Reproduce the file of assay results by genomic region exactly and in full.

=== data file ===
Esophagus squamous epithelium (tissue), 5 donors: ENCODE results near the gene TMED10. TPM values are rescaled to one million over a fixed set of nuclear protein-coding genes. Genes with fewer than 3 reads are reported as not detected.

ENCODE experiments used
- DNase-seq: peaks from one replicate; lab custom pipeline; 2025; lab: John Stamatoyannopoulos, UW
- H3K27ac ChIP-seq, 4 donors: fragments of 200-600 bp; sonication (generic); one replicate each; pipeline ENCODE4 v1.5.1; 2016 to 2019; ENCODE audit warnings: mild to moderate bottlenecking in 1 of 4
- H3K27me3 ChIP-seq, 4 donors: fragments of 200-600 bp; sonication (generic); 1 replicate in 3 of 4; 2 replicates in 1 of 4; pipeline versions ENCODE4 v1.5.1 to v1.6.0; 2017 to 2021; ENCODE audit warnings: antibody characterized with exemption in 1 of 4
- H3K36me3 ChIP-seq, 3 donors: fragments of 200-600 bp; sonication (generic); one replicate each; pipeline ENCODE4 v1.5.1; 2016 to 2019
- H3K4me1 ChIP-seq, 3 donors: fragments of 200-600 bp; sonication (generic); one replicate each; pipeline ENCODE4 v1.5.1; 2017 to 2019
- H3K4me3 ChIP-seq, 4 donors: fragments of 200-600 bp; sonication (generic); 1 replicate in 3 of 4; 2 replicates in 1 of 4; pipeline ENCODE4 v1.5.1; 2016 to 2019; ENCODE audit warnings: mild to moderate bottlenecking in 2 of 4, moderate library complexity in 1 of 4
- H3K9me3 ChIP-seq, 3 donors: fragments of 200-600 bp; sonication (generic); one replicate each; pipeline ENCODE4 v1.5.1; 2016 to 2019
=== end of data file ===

Esophagus squamous epithelium (tissue), 5 donors: ENCODE results near the gene TMED10. TPM values are rescaled to one million over a fixed set of nuclear protein-coding genes. Genes with fewer than 3 reads are reported as not detected.

ENCODE experiments used
- DNase-seq: peaks from one replicate; lab custom pipeline; 2025; lab: John Stamatoyannopoulos, UW
- H3K27ac ChIP-seq, 4 donors: fragments of 200-600 bp; sonication (generic); one replicate each; pipeline ENCODE4 v1.5.1; 2016 to 2019; ENCODE audit warnings: mild to moderate bottlenecking in 1 of 4
- H3K27me3 ChIP-seq, 4 donors: fragments of 200-600 bp; sonication (generic); 1 replicate in 3 of 4; 2 replicates in 1 of 4; pipeline versions ENCODE4 v1.5.1 to v1.6.0; 2017 to 2021; ENCODE audit warnings: antibody characterized with exemption in 1 of 4
- H3K36me3 ChIP-seq, 3 donors: fragments of 200-600 bp; sonication (generic); one replicate each; pipeline ENCODE4 v1.5.1; 2016 to 2019
- H3K4me1 ChIP-seq, 3 donors: fragments of 200-600 bp; sonication (generic); one replicate each; pipeline ENCODE4 v1.5.1; 2017 to 2019
- H3K4me3 ChIP-seq, 4 donors: fragments of 200-600 bp; sonication (generic); 1 replicate in 3 of 4; 2 replicates in 1 of 4; pipeline ENCODE4 v1.5.1; 2016 to 2019; ENCODE audit warnings: mild to moderate bottlenecking in 2 of 4, moderate library complexity in 1 of 4
- H3K9me3 ChIP-seq, 3 donors: fragments of 200-600 bp; sonication (generic); one replicate each; pipeline ENCODE4 v1.5.1; 2016 to 2019